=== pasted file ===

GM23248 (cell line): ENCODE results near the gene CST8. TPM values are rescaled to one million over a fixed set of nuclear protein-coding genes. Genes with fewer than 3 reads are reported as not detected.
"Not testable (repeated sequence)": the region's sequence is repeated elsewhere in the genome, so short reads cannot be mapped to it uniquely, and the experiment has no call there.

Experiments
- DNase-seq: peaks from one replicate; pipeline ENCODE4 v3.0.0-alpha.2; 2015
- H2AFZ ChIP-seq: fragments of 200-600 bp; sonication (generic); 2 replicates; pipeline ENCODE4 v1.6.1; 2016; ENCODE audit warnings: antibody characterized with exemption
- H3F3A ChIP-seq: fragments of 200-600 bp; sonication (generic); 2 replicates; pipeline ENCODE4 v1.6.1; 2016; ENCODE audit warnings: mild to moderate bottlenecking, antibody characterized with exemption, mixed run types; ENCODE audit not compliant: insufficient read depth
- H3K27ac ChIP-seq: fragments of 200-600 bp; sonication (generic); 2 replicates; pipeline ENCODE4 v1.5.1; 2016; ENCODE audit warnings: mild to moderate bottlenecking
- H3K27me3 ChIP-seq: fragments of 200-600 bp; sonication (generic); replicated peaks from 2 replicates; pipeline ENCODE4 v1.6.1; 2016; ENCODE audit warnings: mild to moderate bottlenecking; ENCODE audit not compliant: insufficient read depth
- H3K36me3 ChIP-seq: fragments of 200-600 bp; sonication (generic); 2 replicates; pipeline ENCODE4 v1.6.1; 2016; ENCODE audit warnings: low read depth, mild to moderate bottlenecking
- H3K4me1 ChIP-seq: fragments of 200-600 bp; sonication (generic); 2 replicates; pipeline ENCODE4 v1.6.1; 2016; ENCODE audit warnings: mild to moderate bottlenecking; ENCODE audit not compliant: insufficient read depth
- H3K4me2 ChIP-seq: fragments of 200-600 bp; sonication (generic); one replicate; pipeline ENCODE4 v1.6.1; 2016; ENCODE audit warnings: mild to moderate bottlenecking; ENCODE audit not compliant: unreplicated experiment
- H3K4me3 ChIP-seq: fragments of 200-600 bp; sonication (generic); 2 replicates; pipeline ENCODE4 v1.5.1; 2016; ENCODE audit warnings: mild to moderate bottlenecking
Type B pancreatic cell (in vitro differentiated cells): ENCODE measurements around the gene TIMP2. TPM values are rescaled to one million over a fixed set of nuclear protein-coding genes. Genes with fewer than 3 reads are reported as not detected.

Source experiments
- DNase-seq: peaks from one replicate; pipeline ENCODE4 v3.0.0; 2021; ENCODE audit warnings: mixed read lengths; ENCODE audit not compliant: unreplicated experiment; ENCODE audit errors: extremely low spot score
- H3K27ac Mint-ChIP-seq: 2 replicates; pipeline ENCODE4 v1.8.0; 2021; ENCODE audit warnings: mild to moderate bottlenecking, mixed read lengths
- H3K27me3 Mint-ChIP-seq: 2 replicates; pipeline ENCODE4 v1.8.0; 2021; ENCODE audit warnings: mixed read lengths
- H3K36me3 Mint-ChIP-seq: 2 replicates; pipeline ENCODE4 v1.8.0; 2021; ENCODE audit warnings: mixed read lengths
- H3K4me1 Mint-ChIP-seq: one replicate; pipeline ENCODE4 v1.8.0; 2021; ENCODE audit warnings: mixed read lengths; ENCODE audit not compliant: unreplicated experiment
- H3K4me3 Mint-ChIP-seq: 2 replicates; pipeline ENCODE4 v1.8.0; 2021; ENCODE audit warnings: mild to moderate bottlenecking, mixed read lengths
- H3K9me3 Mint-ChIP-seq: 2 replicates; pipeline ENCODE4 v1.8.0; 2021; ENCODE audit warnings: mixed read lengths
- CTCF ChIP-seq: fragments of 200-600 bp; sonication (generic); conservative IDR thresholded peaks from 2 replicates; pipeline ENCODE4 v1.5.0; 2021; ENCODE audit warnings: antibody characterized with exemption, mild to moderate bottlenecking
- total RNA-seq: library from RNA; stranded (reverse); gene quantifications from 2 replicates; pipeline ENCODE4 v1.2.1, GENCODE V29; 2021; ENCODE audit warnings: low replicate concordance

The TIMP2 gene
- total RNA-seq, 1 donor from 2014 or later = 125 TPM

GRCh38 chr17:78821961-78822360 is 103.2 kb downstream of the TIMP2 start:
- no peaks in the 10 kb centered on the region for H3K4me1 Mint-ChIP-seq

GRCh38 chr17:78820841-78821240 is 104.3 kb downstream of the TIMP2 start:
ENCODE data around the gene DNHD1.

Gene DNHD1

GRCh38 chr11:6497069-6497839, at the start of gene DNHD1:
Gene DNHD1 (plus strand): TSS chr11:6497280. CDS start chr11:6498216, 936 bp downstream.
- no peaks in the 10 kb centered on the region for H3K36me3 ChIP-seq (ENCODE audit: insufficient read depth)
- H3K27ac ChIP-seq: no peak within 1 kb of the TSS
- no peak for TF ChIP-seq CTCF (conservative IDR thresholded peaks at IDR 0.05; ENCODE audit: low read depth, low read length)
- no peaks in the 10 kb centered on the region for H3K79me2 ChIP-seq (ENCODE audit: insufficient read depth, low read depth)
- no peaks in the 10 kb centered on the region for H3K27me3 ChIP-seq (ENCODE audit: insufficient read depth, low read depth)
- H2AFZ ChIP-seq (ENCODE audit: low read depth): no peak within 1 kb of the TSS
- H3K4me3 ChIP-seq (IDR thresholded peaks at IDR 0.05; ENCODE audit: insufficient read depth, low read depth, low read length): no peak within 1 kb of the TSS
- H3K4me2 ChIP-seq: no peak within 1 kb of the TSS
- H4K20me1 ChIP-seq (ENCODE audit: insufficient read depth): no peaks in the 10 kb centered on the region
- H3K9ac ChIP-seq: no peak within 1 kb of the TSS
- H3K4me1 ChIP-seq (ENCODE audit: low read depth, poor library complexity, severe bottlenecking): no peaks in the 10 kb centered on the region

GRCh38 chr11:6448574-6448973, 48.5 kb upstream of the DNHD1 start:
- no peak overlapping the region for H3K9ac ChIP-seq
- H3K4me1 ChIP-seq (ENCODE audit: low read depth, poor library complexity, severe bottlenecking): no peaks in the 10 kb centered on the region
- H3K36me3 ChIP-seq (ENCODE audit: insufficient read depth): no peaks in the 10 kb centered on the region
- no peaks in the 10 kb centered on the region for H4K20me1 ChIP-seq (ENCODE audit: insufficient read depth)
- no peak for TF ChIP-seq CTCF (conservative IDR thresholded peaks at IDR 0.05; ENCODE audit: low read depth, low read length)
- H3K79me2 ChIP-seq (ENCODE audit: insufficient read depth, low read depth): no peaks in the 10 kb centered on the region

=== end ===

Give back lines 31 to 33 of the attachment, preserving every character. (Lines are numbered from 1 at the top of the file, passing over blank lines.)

GRCh38 chr11:6497069-6497839, at the start of gene DNHD1:
Gene DNHD1 (plus strand): TSS chr11:6497280. CDS start chr11:6498216, 936 bp downstream.
- no peaks in the 10 kb centered on the region for H3K36me3 ChIP-seq (ENCODE audit: insufficient read depth)